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The Barnet Book of Photography A Collection of Practical Articles

Giving to Poitevin the credit of the priority of invention


seems to me that by practising economy of this kind and in various similar ways (_i.e._, where economy is necessary as, unfortunately, it sometimes is) the cost of practising our pet recreation is very materially reduced.

_W. Ethelbert Henry, C.E._

_The Gum-Bichromate Process._


Pictorial photography is answerable for the revival of this, one of the almost forgotten methods of printing. Results unacceptable to bygone requirements have been reintroduced with advantage, where suggestive individuality and artistic effect have been desired.

The gum process has an unlimited range of possibilities, it would be impossible to describe them all. The minutest details, or the broadest diffusion together with the power of working from the highest to the lowest keys of _chiaroscuro_ are values that can only be realized when the infatuation consequent on successfully working the process is experienced.

This method of printing, as with the so-called "carbon process," is dependent upon the characteristic behaviour of the chromic salts when in combination with organic substances, such as gelatine, gums of various kinds, starch, etc.

When any of these mixtures are

submitted to the action of actinic light, they become more or less insoluble.

This property was partially discovered as far back as 1798, by Vauquelin. Professor Sucrow, Mungo Ponton, Beauregard and others advanced its application to photography up to about 1840, but it was not until some ten years later that its great value as a photographic agent was definitely established.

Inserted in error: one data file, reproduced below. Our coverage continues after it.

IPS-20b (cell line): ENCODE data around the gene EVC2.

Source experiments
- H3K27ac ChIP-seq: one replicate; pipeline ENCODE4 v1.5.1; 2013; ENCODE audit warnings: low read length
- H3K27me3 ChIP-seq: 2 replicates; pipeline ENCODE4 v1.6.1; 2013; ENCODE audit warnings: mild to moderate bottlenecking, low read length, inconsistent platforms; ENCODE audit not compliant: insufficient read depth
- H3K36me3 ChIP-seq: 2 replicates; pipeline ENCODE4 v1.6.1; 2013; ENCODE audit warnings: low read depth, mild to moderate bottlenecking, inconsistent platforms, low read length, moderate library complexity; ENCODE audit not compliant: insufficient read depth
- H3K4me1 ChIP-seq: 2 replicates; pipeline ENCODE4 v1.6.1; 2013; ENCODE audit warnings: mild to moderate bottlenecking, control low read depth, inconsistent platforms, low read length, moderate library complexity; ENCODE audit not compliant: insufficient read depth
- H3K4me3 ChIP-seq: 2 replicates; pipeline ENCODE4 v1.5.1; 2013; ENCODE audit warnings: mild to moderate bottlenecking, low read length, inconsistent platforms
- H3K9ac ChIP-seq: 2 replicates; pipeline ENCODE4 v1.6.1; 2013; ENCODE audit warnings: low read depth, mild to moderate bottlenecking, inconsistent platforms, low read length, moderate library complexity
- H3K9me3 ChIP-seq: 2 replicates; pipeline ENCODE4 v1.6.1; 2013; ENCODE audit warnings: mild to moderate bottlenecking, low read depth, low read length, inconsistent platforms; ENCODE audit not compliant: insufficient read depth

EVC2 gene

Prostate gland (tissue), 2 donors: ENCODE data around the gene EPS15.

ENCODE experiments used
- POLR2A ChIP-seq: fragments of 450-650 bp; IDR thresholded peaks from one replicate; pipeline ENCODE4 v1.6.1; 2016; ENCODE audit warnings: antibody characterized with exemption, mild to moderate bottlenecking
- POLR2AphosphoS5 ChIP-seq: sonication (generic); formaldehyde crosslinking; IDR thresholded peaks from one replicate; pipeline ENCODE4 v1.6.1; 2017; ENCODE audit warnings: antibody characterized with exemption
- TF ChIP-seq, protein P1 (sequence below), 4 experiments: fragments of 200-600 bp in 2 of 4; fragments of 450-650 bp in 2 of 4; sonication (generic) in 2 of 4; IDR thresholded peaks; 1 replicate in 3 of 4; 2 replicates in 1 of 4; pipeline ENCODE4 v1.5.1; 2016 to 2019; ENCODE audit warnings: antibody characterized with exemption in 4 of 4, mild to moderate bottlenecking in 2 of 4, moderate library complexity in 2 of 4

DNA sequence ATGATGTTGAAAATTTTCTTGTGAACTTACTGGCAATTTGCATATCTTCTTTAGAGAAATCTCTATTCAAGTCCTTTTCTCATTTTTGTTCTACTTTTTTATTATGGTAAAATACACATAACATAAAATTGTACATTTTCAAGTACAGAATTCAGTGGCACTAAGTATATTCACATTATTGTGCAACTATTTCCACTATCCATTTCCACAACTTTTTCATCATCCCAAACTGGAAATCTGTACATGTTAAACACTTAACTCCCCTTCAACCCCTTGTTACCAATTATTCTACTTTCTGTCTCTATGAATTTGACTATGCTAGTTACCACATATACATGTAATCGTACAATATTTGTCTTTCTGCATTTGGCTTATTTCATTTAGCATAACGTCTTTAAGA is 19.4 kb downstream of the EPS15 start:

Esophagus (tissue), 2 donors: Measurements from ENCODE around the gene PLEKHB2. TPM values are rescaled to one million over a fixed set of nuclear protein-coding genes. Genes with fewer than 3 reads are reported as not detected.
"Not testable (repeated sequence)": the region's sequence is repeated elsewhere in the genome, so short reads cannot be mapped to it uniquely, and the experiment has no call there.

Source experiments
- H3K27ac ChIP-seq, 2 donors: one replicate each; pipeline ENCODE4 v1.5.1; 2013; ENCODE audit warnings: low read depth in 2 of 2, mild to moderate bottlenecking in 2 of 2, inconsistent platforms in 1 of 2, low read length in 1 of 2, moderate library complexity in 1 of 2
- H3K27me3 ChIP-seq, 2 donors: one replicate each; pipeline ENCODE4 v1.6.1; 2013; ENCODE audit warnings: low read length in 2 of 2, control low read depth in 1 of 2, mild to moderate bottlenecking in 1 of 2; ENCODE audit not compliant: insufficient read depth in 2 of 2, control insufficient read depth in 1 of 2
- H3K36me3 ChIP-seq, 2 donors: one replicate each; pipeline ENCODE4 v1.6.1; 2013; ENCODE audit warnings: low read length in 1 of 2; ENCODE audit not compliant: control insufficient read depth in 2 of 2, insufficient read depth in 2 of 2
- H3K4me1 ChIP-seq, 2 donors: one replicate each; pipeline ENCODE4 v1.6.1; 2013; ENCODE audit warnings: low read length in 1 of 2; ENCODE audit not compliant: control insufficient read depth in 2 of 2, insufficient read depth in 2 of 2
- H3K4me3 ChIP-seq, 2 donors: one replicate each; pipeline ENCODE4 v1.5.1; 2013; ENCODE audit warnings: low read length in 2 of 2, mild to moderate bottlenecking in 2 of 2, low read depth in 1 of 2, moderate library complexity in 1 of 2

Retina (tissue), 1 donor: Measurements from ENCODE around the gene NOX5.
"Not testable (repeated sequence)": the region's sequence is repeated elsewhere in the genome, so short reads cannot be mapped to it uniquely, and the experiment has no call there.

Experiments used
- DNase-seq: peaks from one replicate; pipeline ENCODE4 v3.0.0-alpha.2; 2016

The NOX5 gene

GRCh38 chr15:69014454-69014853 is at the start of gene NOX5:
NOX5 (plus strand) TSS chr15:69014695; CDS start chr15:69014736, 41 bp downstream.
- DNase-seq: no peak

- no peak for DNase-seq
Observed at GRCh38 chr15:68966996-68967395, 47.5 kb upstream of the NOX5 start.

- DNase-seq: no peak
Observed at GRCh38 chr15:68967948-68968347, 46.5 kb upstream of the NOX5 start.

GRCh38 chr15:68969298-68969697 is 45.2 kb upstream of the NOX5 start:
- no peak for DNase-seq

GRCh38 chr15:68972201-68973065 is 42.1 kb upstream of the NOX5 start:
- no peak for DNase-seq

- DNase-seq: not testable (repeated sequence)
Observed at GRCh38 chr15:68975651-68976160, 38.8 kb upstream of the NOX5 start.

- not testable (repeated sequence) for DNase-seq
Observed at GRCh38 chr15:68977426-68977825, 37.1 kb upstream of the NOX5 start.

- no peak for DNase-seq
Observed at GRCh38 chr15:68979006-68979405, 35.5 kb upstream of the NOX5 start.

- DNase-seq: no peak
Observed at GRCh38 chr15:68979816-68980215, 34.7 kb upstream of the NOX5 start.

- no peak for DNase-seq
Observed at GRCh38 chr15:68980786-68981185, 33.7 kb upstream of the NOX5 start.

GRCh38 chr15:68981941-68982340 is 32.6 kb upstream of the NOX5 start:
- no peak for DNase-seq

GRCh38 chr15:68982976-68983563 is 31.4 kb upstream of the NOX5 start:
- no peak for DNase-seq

Hunt, Fox Talbot and Poitevin, each worked indefatigably to bring the application of the chromic process to a successful issue; but to Poitevin must be accredited the honour of being the original inventor of the chromated pigment or carbon process. This brings us up to about 1855.

None of these investigators appear to have been remarkably successful, beyond having established definite, but valuable facts of the changes produced.

This want of success may possibly be accounted for by the general employment of gelatine and direct printing. It was not until Pouncey and others, about 1859, employed gum as the colloid medium, that any great advance was made.

About this time an important commission of inquiry decided that to Pouncey, Gamier and Salmon, and Beauregard the honour of producing permanent prints must be equally credited, and accordingly divided the Duc de Luyue's prize between them, giving to Poitevin the credit of the priority of invention.

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